28 October 2017
Following a successful first year, The Sir Doug Ellis Pathway to Healthcare programme welcomes its second intake of Year 12 students today, Saturday, 28 October.
Professor Asif Ahmed, Pro-Vice Chancellor for Health at Aston University and Executive Dean of Aston Medical School, said: “Widening participation is a Government priority for the distribution of new medical school places and we are thrilled to be playing our part already in widening access to medical education.
“We launched our Sir Doug Ellis Pathway to Healthcare programme in October 2016 with over 100 students from across Birmingham, the Black Country and Solihull. It was the first programme of its kind in this country, with the ambition of raising the aspirations of bright young people living in less advantaged circumstances to pursue a career in medicine or another health profession such as pharmacy, optometry, biomedical sciences and audiology.
“Those first students are now considering their future career options. They will be sitting their A Levels in 2018 and almost 50 per cent have applied to the MBChB undergraduate degree course in medicine starting at Aston Medical School next September. We also expect students will apply for other healthcare degree courses at Aston University by the closing date in January.”
Amanda Bishop, Widening Participation and Admissions Manager, Aston Medical School, said: “We are so proud of the ongoing development of our first cohort of students. We have watched them blossom in confidence and gain knowledge, skills and information to enable them to make informed choices about their career pathway.
“We are now halfway through the first programme and very excited to continue with them on their journey. During this second year the programme will focus on attainment and transition and will include a revision ‘boot camp’ when they will focus in-depth on one of their A Level subjects.”
The launch on Saturday will see 200 young people, their families and teachers attend Aston University for a day of information sessions and talks on topics including how to make the most of the programme, student finance and all about Aston Medical School.
The highlight will be a motivational speech by Musharaf Asghar, star of Channel 4’s Educating Yorkshire. Known as Mushy, he overcame the debilitating stammer that had blighted his education with the help of his school teacher Mr Burton and went on to do a BTEC in science.
Developed by Aston Medical School and sponsored by Sir Doug Ellis, the Pathway to Healthcare programme was set up to feed students living in less advantaged circumstances to Aston Medical School and other local medical schools, as well as to other healthcare degree courses.
During the programme, students benefit from a wide range of experiences and support including medical taster days, workshops and research projects, work placements in local hospitals and GP practices and a residential summer school. They also receive support to guide them through the university application and interview process.
When the scheme launched, Sir Doug Ellis, said: “I want to ‘level the playing field’ for access into medical education. Those students from the local community with a passion and ability to study medicine should be fostered and supported – irrespective of their background.
“Aston Medical School is an exciting model for medical education and will have a meaningful and lasting impact on Birmingham and the health of its population.”
If you are interested in joining a future programme, or you know someone who might be, more information and an application form can be found on the website.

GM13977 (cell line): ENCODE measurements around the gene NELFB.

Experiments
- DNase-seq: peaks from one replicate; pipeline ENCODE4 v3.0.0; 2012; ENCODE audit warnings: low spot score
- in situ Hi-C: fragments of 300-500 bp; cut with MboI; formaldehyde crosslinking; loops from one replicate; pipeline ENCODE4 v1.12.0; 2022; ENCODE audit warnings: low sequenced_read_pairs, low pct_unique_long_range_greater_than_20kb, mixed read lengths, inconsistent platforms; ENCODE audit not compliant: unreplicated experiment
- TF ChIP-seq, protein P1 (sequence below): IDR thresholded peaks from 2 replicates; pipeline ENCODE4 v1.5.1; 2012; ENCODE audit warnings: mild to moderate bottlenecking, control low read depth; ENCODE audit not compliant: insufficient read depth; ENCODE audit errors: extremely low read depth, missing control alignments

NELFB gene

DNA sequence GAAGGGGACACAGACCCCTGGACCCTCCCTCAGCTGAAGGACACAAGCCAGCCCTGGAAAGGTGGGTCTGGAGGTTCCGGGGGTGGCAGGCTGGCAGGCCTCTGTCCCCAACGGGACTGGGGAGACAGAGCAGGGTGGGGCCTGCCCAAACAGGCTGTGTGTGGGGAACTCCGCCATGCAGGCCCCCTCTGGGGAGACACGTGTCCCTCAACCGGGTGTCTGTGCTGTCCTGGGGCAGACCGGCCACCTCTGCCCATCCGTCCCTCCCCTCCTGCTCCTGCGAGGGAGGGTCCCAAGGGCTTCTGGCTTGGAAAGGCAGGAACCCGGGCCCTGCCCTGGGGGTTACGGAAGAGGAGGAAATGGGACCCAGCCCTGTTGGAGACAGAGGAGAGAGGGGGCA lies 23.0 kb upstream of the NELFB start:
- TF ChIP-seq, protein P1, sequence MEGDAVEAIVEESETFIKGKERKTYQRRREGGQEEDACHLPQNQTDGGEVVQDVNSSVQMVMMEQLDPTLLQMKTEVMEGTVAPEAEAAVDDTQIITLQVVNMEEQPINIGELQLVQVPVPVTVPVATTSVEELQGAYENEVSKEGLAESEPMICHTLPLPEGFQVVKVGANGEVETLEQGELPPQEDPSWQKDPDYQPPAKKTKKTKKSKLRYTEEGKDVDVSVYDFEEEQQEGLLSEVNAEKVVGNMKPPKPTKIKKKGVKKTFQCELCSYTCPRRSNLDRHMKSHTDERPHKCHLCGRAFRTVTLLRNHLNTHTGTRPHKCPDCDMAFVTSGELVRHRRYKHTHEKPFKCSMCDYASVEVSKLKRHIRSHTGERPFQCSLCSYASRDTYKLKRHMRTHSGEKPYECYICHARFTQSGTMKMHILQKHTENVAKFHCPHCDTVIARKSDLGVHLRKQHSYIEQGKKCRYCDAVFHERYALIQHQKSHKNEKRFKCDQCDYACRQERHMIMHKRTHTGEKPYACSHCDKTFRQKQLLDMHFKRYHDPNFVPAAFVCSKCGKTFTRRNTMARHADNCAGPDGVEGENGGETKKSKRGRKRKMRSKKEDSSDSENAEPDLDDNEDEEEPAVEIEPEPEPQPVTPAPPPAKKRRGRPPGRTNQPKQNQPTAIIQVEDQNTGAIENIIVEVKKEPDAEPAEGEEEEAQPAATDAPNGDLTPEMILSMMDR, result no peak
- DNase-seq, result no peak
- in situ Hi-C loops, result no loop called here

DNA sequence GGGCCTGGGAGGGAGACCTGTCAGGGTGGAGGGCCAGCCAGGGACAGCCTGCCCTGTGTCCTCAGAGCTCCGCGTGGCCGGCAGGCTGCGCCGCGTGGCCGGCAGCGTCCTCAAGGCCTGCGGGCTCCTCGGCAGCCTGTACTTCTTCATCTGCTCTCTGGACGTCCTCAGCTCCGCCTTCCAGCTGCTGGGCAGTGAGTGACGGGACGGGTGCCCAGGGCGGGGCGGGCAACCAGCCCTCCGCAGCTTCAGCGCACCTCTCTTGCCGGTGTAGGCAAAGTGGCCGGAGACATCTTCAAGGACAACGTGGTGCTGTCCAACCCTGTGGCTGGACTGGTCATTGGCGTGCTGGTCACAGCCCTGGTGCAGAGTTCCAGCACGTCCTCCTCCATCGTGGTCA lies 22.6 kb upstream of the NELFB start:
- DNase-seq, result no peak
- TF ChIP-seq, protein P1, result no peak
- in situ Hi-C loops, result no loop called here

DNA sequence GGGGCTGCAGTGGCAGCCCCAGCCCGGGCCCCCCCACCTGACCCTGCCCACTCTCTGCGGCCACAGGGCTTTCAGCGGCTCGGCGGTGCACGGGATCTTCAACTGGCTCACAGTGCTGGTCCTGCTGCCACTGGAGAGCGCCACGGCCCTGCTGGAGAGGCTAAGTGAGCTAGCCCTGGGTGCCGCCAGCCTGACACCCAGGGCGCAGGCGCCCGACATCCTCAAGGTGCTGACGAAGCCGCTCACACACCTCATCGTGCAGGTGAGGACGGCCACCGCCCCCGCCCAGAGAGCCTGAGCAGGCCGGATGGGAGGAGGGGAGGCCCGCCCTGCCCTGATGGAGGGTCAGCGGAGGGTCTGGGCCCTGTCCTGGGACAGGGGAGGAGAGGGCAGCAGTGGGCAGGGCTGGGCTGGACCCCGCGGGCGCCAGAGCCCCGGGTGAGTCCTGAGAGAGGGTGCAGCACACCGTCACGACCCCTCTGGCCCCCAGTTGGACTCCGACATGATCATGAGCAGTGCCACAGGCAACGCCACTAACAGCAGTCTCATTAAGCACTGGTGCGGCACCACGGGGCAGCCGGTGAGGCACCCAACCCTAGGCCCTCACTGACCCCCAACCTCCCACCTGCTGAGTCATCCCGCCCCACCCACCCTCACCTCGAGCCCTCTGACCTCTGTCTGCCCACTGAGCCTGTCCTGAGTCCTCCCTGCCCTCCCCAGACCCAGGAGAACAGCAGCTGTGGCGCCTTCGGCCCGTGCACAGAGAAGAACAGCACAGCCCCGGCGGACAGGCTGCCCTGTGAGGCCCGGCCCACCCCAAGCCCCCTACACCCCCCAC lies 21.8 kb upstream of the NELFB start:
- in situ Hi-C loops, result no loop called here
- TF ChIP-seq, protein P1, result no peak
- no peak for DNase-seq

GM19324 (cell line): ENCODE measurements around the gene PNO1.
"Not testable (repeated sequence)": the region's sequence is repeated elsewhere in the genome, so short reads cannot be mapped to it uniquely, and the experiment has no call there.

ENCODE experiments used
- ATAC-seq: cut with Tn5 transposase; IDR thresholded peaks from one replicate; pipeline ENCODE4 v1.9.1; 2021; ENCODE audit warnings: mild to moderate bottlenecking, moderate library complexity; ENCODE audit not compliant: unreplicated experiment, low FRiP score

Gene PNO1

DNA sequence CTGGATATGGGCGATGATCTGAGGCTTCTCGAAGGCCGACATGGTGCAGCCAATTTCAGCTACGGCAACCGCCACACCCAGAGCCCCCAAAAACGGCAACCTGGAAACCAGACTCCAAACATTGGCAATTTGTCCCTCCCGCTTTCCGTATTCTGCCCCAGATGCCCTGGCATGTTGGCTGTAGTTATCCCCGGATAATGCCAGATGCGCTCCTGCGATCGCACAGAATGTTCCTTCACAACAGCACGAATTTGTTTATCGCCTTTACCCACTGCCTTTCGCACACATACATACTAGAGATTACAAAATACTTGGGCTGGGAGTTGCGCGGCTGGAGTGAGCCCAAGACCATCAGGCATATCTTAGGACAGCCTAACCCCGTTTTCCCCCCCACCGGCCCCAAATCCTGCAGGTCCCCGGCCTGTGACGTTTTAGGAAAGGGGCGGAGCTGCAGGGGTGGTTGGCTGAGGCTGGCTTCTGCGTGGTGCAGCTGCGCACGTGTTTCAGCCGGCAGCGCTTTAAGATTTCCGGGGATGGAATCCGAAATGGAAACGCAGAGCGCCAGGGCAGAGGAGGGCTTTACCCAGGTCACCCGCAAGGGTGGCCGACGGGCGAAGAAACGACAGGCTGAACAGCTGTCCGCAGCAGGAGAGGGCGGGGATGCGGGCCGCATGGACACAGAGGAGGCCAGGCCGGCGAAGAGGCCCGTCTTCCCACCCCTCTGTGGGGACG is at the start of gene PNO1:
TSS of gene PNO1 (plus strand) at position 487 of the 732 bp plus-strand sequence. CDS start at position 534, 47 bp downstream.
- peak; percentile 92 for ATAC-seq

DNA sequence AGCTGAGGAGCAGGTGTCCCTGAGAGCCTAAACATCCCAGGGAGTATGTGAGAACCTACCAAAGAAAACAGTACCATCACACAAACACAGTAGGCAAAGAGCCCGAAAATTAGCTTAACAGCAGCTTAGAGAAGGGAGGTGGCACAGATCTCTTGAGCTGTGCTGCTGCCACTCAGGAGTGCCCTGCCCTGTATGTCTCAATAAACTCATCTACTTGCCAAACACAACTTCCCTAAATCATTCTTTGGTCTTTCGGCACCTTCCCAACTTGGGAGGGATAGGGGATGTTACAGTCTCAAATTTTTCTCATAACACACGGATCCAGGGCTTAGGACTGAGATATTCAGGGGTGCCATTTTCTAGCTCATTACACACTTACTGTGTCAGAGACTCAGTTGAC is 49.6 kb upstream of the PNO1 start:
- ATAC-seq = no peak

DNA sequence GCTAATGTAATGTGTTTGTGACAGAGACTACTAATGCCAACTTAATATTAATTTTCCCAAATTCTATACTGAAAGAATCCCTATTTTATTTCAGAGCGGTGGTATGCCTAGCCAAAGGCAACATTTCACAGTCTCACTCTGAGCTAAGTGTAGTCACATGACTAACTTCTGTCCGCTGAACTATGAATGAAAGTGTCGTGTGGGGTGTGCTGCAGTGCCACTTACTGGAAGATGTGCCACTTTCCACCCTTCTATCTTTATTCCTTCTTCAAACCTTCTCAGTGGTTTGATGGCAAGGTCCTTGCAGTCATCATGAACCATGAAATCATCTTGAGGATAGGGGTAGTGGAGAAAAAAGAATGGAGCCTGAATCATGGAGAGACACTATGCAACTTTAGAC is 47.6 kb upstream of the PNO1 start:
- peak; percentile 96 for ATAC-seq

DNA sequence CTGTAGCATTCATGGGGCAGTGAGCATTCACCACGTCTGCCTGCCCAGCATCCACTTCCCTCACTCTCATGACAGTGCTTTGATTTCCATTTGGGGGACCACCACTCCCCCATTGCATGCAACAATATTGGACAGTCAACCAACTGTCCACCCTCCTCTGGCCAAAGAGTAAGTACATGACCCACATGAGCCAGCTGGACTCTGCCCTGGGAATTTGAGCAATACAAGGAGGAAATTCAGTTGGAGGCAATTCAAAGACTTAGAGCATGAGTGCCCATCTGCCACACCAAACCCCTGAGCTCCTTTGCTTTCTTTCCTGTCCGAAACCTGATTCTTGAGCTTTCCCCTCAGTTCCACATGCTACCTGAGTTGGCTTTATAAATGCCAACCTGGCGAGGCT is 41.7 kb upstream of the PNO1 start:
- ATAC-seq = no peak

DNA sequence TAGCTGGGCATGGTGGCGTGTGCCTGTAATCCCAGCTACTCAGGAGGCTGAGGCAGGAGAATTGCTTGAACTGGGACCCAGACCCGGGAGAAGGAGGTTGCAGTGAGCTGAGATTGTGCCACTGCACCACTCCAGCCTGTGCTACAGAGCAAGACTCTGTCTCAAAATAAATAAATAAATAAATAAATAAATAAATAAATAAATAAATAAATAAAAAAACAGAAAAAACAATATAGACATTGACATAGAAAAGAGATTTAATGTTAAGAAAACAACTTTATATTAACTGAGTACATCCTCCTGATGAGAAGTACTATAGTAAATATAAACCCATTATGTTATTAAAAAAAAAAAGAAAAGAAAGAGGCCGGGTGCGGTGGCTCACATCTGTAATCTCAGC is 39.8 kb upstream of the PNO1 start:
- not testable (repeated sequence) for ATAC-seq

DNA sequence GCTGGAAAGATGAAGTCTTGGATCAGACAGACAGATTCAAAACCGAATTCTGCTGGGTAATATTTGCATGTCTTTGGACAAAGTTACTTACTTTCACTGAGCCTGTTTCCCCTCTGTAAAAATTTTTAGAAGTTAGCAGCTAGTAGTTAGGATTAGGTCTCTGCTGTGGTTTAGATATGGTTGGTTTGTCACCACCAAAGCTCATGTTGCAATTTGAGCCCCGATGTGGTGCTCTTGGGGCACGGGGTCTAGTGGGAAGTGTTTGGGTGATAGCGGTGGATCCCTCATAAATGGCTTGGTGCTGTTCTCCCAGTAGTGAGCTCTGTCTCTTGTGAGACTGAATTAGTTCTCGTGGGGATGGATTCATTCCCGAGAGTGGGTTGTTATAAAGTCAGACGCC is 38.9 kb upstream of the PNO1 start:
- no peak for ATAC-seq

Notes to the editor
Aston Medical School takes its first cohort of undergraduates on the MBChB medical degree course in September 2018. In addition to places for local students from disadvantaged areas and backgrounds, the cohort will include international medical students. www.astonmedicalschool.com
All new medical schools in the UK have to be accredited by the General Medical Council (GMC) before they can open to undergraduates. In July 2017 Aston Medical School was given the go-ahead to recruit medical undergraduates.
Sir Doug Ellis is deeply committed to Birmingham and to Aston University and is one of the city’s leading philanthropists. He assisted the university to undertake the refurbishment of the Sir Doug Ellis Woodcock Sports Centre which benefits students and staff and the local community. He is recognised as the pioneer of the package holiday industry and his other business activities have included electronics, insurance, farming and retailing. He was Chairman of Aston Villa Football Club for 35 years and is now the club's Honorary Life President. Sir Doug was awarded the OBE for services to football and the community in 2004 and received an Honorary Degree from Aston in 2007.
Sir Doug Ellis Pathway to Healthcare Programme. Year 12 pupils selected for the programme must meet at least one of the following criteria: be in receipt of a means-tested bursary (eg 16-19 Bursary); be eligible, or have been, for free school meals during secondary education (Ever 6); be from a local authority care background; be from a family where neither parent has attended university. They must also have attained B grades, or above, in five GCSE subjects including mathematics, English language, chemistry, biology or double science.
At the end of the programme, students meeting the admissions criteria will be able to apply for a subsidised place at Aston Medical School, or opt for another healthcare degree course in a wide range of subjects such as pharmacy, optometry, audiology and biomedical sciences. They are also supported in applying to other medical schools.
For more information, photographs or to arrange interviews, etc: contact: Susi Turner, Press & PR Officer, on 0121 204 4978 or firstname.lastname@example.org